“Who should we turn to when the prime minister does not fulfil his commitment,” he asked. “The solution to the country’s problems lies in investing in manufacturing and in producing exportable surpluses and not in borrowing from global lenders like the IMF.”

According to the State Bank of Pakistan, the country has been facing a slowdown in industrial growth since 2009.

“The persistent energy shortages, difficult security situation and low investment rate are some of the reasons for this slowdown. Despite low cotton prices (reflecting better crop) in the local market, the production of cotton yarn and cloth saw a slowdown in 2014-15. The domestic industry continues to face multiple constraints, such as delays in the settlement of sales tax refunds and persistent gas shortages, especially in Punjab.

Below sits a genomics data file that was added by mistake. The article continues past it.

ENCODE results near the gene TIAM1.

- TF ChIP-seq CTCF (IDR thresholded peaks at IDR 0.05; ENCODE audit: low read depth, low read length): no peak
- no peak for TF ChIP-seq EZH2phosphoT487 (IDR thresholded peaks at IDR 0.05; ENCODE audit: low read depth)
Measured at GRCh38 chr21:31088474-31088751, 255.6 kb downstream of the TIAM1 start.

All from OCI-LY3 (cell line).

“A further setback came when the depressed external demand held back growth in production,” reads the SBP’s state of the economy report for the last fiscal year.

The report admits that Pakistan could not take advantage of the trade concessions allowed by the EU’s GSP Plus scheme.

“During the initial months following the granting of GSP-Plus, the textile industry successfully expanded its export share in the EU market. However, this came at the expense of other markets (e.g. China and the US). In fact, Pakistani yarn is losing export market in China to India and Vietnam.

“Even in the domestic market, low-cost Indian yarn has been gaining grounds. In fact, Pakistan could not contain its imports of Indian yarn. The industry is, therefore, demanding a higher import duty on yarn imports from India.”

Although the report celebrates an ‘improvement’ in the external sector, it admits a boost in exports is necessary along with foreign direct investment (FDI) to sustain it.